Experts: Better policy will reduce number of BID cases

PETALING JAYA: With brought-in-dead (BID) Covid-19 cases accounting for some 30% of the daily death toll since early this month, health experts call for a better home monitoring policy with adequate support service to patients.

Malaysian Public Health Physicians’ Association president Datuk Dr Zainal Ariffin Omar said that more data on the BID cases should also be released and analysed for the policy to work and help find solutions to lower BID cases.


“BID cases account for about 30% of the total deaths in September. The Health Ministry should provide more details, like gender, age, location, economic status, vaccine status and probable comorbidities.

“The relevant data will help us find out the reason and associated factors, so that targetted efforts can be implemented to lower the BID cases,” he said yesterday.

To improve the home care support system, he called for home-care patients, especially those in the B40 group, to be given the appropriate tools to look after themselves.

“The MOH should first evaluate the patients’ risks. Once verified as Covid-19 positive, patients should receive a support pack that contains the necessary tools and manuals so that they can monitor themselves better.

“These include a clear and easy-to-understand manual, an oximeter, a thermometer, a blood pressure checker, a guide on how to update the MySejahtera app, helpdesk and referral info and some basic medicines,” he said.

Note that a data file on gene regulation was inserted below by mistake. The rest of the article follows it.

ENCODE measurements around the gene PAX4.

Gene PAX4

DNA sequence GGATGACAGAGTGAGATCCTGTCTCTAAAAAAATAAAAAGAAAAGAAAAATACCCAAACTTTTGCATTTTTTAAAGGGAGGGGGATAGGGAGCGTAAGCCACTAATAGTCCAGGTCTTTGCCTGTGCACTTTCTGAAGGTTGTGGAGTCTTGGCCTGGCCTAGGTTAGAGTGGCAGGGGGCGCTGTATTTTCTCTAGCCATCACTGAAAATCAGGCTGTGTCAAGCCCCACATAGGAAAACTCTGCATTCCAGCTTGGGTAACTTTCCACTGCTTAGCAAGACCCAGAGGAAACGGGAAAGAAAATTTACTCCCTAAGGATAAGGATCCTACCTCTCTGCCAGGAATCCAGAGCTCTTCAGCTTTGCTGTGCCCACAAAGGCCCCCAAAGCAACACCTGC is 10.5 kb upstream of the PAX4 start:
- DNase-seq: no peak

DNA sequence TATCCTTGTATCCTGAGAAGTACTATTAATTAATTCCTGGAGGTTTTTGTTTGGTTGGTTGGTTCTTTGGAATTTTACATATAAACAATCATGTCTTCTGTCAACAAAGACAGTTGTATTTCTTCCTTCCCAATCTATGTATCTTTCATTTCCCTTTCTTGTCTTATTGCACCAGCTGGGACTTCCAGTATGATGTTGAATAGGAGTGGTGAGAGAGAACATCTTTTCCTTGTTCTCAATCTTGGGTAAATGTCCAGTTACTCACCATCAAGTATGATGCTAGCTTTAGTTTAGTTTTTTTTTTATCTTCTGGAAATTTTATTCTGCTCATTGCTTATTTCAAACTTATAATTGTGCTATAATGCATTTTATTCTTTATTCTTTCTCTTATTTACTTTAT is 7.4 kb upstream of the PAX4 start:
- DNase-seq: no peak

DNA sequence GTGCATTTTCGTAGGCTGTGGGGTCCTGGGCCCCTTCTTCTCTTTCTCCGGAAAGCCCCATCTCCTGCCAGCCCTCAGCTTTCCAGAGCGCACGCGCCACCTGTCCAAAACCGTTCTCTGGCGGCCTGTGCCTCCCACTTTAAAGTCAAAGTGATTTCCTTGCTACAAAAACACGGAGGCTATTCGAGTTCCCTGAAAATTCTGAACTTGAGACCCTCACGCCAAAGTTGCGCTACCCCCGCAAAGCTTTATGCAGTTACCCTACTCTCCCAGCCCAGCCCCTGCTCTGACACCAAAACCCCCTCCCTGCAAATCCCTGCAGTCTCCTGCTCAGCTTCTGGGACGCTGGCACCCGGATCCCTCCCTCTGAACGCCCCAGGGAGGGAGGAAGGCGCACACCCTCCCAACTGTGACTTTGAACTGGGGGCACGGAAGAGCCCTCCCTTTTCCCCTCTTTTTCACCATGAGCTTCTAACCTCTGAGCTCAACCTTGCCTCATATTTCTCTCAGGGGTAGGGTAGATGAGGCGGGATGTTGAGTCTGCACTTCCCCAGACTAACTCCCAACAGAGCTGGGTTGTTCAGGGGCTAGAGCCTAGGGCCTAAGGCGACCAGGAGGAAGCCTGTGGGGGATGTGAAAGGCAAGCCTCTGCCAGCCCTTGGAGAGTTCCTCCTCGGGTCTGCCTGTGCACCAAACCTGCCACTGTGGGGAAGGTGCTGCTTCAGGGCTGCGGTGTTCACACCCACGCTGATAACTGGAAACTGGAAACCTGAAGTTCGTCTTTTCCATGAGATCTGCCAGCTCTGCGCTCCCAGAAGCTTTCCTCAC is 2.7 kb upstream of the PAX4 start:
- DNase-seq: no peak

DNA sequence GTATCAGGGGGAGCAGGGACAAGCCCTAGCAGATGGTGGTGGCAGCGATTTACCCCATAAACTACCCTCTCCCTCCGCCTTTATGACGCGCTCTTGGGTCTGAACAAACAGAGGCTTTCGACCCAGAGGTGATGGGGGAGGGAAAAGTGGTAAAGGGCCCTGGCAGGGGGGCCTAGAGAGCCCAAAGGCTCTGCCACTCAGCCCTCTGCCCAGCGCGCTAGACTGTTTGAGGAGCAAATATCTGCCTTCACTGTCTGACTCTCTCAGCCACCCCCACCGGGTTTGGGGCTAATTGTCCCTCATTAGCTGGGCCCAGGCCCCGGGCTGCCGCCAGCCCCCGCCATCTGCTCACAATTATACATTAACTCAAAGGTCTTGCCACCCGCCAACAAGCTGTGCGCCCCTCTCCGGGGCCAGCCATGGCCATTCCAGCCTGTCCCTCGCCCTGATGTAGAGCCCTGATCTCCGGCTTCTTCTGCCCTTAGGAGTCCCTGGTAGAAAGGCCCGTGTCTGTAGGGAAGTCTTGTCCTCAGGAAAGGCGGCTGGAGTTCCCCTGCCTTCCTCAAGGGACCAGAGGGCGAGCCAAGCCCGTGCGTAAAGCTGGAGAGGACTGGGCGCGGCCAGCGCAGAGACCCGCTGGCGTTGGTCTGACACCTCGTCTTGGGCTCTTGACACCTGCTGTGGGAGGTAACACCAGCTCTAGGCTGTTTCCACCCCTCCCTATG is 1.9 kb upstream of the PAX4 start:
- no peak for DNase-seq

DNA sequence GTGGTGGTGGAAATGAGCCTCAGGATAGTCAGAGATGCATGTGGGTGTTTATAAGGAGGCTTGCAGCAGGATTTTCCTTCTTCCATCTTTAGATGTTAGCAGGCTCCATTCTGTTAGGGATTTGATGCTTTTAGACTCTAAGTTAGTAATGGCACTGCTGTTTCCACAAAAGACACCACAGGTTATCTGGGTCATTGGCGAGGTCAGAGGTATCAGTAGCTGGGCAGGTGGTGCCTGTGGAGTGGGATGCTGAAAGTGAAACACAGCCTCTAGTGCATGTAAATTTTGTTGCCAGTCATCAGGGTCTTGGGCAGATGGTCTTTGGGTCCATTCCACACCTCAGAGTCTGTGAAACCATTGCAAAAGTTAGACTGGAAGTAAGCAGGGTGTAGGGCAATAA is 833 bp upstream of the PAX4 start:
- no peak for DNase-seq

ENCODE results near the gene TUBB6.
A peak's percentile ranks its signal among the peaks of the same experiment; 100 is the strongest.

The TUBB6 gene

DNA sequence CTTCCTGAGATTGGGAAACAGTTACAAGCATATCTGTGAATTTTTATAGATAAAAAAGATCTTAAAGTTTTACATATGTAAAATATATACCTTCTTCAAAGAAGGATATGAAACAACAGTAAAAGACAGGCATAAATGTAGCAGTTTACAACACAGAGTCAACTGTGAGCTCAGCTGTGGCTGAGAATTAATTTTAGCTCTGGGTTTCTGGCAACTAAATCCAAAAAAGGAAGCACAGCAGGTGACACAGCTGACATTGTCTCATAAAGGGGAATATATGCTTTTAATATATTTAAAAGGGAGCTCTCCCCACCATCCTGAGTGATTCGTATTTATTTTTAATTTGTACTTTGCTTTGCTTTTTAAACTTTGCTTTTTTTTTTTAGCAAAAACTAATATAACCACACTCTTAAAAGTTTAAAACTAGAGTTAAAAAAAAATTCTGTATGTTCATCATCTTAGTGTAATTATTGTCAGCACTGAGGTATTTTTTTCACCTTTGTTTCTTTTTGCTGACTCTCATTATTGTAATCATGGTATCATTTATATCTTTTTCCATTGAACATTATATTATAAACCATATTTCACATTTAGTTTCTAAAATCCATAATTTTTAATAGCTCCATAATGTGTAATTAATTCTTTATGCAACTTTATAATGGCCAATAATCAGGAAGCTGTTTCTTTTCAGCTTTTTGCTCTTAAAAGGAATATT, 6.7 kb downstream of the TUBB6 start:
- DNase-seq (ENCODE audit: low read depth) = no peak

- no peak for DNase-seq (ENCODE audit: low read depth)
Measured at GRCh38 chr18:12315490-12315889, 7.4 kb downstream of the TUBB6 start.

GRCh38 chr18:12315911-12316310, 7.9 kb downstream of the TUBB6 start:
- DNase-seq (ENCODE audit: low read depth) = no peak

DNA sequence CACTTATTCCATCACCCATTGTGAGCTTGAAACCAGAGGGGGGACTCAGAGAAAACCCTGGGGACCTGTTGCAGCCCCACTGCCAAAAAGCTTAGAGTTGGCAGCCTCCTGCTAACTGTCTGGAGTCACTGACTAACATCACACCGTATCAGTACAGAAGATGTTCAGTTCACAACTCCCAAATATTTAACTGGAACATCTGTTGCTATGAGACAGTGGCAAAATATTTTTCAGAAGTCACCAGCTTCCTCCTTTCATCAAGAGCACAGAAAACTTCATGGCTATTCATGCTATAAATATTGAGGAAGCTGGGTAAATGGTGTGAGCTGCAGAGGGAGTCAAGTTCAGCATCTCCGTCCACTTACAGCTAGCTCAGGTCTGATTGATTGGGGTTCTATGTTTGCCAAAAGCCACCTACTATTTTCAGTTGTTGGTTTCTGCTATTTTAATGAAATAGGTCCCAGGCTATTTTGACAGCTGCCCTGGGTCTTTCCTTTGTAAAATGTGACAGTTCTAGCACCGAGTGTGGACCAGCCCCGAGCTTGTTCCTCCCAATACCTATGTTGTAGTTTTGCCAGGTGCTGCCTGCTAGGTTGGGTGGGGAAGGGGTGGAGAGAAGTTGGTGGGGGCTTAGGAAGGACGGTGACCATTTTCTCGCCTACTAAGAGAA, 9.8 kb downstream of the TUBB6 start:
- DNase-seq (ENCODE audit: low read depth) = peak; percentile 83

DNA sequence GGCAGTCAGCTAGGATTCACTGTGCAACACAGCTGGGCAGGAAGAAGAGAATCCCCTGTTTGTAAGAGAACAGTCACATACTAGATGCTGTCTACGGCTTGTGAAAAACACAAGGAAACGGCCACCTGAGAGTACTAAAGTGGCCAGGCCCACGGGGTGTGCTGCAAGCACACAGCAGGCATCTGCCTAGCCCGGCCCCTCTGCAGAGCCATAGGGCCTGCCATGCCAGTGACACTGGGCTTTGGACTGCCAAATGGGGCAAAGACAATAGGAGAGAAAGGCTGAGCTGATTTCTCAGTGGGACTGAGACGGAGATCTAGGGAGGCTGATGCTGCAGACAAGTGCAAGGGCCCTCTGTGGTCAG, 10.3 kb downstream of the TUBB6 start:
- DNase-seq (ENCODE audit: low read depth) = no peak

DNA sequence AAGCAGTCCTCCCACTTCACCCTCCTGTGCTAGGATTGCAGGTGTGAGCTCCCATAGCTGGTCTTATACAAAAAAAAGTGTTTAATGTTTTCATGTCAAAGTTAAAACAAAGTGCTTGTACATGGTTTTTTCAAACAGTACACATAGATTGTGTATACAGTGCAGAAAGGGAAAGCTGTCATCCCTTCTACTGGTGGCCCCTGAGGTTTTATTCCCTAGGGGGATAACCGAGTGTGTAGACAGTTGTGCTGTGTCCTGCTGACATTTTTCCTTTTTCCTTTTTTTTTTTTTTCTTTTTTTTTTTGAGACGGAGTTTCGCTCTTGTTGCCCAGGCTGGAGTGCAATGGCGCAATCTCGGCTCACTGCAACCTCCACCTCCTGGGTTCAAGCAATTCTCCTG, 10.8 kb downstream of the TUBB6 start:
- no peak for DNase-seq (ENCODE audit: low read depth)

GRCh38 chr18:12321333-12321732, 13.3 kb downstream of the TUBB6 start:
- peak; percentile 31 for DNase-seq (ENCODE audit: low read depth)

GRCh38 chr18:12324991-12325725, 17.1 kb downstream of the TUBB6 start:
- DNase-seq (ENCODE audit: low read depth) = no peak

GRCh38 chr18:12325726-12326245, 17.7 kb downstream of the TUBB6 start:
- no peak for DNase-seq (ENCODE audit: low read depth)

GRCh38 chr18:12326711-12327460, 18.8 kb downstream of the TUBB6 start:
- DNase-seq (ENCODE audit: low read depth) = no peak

Dr Zainal Ariffin said that other factors that led to more BID cases were due to patients’ inadequate knowledge and skills about home monitoring and clinical outcomes.

“Others included lateness in seeking further treatment, a wait-and-see attitude, no access to transport, hospitalisation cost and citizenship issues,” he said.

Health Minister Khairy Jamaluddin said on Sept 9 that about 86% of the BID cases in August died without undergoing any medical observation.

He said the ministry would find out why these deaths were not under any medical supervision so that better advice can be given to the public to either get tested or seek treatment once they have an onset of symptoms.

Dr Zainal Ariffin noted that MOH should also make hospital admission compulsory for Covid-19 patients with certain risk factors, such as comorbidities, or those who hail from a lower socio-economic level and have poor access to hospitals.

“For home-care patients, there should be regular visits or monitoring from MOH staff, who probably need to have their tasks rescheduled.

“To make this happen, the ministry can rope in non-governmental organisations, private general practitioners and community support groups,” he said, adding that such an effort must be effectively taught and promoted to the people.

Malaysian Medical Association (MMA) president Dr Koh Kar Chai also agreed that more BID data is necessary because “every BID case is a case of concern” and the high numbers of late are alarming.

“A breakdown of the cases into age groups, comorbidities, locations, economic backgrounds, vaccination status and why the cases were not referred or taken to hospital at Stage Three will definitely help.

“We can better understand and formulate measures to reduce, if not, to prevent BID cases,” he said.

From MMA’s liaison with the health authority, Dr Koh noted that the ministry had initiated measures to manage this problem by enhancing the monitoring of patients on home quarantine.

“Apart from the Covid-19 virtual assessment centres (CAC) with reporting done via MySejahtera, follow-ups are being done by the CACs run by the state health departments.

“GPs (general practitioners) have also been roped in at the CAC, where they conduct follow up on patients under Categories One and Two before referring them to hospitals if the need arises,” he said.

In the long term, he said awareness campaigns on vaccination must continue to avoid any BID cases due to vaccine hesitancy without a valid medical reason.

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brought-in-dead , BID , Covid-19


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